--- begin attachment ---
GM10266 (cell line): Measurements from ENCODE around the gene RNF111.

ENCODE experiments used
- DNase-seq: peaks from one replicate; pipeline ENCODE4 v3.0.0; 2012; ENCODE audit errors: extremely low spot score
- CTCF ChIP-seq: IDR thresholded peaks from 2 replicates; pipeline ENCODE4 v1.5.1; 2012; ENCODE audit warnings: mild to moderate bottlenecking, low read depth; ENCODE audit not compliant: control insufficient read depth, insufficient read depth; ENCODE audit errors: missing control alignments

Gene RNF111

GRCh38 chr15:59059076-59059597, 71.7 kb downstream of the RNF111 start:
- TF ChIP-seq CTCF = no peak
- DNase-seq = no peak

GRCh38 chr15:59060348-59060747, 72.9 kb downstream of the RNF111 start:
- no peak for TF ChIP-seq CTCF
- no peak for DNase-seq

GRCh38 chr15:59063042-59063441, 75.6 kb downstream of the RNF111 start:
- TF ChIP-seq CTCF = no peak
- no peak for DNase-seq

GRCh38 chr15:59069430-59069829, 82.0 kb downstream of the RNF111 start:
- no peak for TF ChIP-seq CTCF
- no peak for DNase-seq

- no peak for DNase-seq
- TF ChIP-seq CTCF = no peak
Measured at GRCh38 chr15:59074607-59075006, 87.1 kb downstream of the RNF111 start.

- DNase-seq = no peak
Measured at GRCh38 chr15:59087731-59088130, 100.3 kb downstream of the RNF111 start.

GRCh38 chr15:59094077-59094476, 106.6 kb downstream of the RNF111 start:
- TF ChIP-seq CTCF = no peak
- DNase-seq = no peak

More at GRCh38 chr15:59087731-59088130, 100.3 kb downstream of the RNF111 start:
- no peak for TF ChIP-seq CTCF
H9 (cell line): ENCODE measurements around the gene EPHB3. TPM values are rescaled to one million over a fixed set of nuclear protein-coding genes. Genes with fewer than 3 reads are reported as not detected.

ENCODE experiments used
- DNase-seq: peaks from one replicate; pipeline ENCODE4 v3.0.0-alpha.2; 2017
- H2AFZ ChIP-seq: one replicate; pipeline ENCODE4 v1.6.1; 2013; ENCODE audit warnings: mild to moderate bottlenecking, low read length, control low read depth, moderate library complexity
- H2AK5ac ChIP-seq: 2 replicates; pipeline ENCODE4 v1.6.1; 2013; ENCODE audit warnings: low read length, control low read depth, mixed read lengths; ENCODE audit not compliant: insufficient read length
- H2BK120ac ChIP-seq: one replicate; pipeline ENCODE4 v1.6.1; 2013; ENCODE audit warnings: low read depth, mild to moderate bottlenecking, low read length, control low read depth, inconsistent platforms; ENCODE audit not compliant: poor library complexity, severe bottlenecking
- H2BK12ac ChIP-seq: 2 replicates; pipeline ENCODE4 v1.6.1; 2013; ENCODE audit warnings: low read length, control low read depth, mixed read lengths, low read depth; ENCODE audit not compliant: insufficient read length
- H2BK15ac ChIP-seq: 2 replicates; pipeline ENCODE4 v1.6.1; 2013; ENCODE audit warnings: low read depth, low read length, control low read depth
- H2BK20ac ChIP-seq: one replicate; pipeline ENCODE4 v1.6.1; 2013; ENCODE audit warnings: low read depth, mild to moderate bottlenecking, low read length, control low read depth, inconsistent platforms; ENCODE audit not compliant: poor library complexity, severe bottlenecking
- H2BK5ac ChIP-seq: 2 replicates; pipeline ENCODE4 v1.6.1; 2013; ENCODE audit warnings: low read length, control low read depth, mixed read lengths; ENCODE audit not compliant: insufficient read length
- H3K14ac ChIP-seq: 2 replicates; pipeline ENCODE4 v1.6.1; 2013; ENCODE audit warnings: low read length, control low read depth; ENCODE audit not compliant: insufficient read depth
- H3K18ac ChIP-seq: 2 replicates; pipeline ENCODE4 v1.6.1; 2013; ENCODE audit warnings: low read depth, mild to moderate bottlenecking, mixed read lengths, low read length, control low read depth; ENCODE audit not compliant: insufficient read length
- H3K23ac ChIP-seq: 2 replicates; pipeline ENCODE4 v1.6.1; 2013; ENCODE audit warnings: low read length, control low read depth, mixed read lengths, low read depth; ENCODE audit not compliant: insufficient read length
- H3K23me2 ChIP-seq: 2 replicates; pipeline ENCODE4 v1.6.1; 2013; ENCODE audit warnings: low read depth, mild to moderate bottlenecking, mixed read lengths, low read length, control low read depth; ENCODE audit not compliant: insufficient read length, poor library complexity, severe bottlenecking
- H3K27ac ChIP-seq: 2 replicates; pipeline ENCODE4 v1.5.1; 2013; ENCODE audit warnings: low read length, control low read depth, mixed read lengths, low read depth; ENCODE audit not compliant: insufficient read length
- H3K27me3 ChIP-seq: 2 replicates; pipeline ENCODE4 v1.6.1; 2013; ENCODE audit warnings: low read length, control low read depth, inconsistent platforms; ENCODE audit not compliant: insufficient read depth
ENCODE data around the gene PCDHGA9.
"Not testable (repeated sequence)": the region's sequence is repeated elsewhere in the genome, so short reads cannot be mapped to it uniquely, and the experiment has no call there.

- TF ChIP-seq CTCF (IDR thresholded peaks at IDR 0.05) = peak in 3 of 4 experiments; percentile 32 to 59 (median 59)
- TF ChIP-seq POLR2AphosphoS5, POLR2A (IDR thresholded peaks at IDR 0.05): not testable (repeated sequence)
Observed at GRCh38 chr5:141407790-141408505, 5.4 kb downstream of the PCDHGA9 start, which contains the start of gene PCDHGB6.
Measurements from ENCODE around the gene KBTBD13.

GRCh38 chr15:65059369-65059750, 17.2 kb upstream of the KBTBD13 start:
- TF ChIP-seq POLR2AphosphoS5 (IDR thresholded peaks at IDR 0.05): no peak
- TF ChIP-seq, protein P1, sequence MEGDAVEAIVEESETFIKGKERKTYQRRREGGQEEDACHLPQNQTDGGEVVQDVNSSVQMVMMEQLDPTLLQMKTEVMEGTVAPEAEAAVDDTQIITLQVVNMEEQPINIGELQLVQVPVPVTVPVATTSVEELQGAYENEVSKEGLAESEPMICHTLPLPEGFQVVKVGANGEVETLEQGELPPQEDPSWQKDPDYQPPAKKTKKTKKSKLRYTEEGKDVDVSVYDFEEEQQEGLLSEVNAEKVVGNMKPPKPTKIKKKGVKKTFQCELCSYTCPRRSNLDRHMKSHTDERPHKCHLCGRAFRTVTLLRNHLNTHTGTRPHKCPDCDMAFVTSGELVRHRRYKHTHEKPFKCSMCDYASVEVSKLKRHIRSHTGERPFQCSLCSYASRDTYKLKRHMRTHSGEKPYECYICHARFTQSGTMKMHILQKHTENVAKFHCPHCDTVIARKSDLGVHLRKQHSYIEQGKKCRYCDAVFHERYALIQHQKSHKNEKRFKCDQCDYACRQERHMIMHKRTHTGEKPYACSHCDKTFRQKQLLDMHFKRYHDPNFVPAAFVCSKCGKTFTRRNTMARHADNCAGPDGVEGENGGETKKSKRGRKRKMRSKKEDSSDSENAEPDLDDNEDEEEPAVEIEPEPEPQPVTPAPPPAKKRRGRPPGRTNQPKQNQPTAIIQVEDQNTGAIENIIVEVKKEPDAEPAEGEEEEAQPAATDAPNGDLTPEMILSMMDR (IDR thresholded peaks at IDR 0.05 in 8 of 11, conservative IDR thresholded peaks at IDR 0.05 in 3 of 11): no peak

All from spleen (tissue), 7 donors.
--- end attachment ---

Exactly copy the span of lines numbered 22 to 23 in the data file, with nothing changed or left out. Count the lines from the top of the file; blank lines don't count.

Measured at GRCh38 chr15:59087731-59088130, 100.3 kb downstream of the RNF111 start.

GRCh38 chr15:59094077-59094476, 106.6 kb downstream of the RNF111 start: